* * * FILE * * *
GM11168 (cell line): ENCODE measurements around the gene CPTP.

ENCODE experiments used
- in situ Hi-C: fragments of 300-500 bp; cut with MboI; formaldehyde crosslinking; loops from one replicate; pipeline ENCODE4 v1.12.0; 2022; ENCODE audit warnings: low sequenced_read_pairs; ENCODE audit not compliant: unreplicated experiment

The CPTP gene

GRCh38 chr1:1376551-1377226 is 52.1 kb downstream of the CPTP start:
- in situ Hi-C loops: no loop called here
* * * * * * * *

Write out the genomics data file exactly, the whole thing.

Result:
GM11168 (cell line): ENCODE measurements around the gene CPTP.

ENCODE experiments used
- in situ Hi-C: fragments of 300-500 bp; cut with MboI; formaldehyde crosslinking; loops from one replicate; pipeline ENCODE4 v1.12.0; 2022; ENCODE audit warnings: low sequenced_read_pairs; ENCODE audit not compliant: unreplicated experiment

The CPTP gene

GRCh38 chr1:1376551-1377226 is 52.1 kb downstream of the CPTP start:
- in situ Hi-C loops: no loop called here